The food overall at the ground was bog standard Stadium grub, what one would expect at a football match. Nothing less, nothing more.

What I didn’t see – and I am not saying wasn’t there – were Tottenham Stewards, which I usually see at away stadiums. But to be fair, I wasn’t at the Tottenham end (behind the goal) where I presume the Stewards were most needed.

Once the whistle went, there was no point in staying so we made our way to the station, again I followed the crowds back to where the coaches were. On the march to the station, more police with that unfriendly and bored manner.

Overall though, the trip was excellent, the host country could have done better, but putting the police to one side, it was ok. I found the Spanish people kind and hospitable (even though they were a bit bemused by the fans, shall we say, enthusiasm).

Obviously the bad was us losing, but I wouldn’t have missed it for anything, and I certainly wouldn’t have done what some supporters had done, exchanged my ticket for devils gold.

One other quick mention; wherever you went you couldn’t miss touts selling tickets at inflated prices. And for what I could see, they were being snapped up, some haggled, but they were quickly gone (the wealthy capitalist triumphed over the poorer loyal one). So everybody was happy, UEFA for making their millions, Touts for making their money, and the “loyal” supporters for screwing his fellow fan to make money for themselves. Oh, ok, not everybody was happy… those that were genuine fans and who wanted to go, but missed out so those that had no interest in football other than as a cash cow, could have a ticket.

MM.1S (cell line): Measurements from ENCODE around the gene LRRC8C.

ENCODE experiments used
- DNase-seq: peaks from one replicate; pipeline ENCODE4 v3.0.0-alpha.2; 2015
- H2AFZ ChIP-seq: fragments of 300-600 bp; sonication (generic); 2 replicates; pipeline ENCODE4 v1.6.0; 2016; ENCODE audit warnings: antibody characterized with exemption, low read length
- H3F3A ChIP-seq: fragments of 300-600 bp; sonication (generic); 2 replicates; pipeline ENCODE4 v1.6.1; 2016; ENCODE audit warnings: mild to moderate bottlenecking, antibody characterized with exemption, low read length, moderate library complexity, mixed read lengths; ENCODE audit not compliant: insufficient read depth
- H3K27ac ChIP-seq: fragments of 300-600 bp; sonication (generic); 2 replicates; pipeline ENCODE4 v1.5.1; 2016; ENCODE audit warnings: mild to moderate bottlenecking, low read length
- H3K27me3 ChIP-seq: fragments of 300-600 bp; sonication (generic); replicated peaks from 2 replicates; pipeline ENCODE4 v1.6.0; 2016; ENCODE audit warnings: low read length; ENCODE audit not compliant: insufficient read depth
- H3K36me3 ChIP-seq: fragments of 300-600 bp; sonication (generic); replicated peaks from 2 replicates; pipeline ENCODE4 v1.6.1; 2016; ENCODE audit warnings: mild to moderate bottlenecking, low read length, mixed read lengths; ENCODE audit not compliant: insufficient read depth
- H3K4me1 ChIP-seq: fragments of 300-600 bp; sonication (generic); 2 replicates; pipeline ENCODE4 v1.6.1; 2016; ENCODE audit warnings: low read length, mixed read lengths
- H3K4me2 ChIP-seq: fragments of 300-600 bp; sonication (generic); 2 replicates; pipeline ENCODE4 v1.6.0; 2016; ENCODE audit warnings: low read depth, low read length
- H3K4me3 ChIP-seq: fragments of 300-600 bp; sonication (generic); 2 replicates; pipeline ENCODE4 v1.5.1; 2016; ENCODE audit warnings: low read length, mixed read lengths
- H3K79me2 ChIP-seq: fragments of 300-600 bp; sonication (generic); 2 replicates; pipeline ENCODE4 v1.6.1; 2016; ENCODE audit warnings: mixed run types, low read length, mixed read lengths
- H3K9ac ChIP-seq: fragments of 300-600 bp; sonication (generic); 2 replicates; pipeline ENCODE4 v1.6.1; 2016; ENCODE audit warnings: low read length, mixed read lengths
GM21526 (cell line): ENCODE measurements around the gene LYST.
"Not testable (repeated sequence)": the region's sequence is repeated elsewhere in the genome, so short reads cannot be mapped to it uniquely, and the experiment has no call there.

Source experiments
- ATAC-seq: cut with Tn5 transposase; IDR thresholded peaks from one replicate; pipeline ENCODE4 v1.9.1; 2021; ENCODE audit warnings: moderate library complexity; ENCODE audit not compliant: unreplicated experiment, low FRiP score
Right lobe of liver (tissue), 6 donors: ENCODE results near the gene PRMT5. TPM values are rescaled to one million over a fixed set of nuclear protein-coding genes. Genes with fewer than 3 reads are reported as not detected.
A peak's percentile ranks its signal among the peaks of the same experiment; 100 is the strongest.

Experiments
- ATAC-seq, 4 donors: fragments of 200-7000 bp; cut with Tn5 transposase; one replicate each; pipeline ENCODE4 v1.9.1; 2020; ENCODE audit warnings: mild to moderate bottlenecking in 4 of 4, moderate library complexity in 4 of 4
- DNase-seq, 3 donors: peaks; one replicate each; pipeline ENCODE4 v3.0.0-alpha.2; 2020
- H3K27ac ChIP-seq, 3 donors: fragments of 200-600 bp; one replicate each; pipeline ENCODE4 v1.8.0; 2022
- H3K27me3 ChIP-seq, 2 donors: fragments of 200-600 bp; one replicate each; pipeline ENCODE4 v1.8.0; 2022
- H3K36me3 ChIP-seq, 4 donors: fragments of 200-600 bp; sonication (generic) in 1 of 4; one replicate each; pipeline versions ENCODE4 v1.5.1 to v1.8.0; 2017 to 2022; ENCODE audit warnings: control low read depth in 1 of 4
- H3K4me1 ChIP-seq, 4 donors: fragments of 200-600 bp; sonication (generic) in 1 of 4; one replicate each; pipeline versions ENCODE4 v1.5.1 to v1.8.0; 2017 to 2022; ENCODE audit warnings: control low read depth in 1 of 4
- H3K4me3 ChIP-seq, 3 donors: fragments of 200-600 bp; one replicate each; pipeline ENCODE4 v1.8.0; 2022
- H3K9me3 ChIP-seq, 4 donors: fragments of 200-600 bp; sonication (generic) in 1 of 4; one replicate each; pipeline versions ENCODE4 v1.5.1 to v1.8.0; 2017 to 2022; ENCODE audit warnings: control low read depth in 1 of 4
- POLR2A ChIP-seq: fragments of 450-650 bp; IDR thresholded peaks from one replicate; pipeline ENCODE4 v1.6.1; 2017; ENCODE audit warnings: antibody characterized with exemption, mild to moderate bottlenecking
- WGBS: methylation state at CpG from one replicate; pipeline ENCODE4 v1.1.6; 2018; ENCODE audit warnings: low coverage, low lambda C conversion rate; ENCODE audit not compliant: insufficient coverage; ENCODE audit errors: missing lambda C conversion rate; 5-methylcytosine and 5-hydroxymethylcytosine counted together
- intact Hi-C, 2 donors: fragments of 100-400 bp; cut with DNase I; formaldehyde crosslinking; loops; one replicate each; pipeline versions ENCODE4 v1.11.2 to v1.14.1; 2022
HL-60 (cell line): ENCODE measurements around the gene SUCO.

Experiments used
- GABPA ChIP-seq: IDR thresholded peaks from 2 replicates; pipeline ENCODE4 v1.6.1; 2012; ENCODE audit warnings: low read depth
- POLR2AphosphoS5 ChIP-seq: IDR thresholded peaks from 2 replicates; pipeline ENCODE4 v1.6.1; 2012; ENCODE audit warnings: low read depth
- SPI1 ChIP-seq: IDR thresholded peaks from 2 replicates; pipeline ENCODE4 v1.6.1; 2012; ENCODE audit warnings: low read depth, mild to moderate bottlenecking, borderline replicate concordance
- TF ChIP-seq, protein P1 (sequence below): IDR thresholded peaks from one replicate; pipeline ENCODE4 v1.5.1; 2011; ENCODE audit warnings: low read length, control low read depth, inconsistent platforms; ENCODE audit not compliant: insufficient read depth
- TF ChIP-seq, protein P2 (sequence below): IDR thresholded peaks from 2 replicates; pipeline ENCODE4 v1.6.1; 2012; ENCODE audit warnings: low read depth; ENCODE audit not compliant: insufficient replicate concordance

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In the 90's, I was a writer for many of the top Spurs Fanzines (The Spurs, Spur of the Moment, MEHSTG and many others). A Spurs loyalist since the 60/61 season and now a season ticket holder (Premium). I run a Spurs Facebook page (“Tottenham Hotspur Supporters’ voice” and co-run another one with Don Scully called “Tottenham Hotspur FC: Inside Track”). There is also a Spurs Twitter account (@HotspurVoice). I travel with Spurs to away games (including Europe). I have my a Blog (My blogging travels with Tottenham Hotspur Premium). The articles that appear on the blog also appear on SpursWeb and other applications.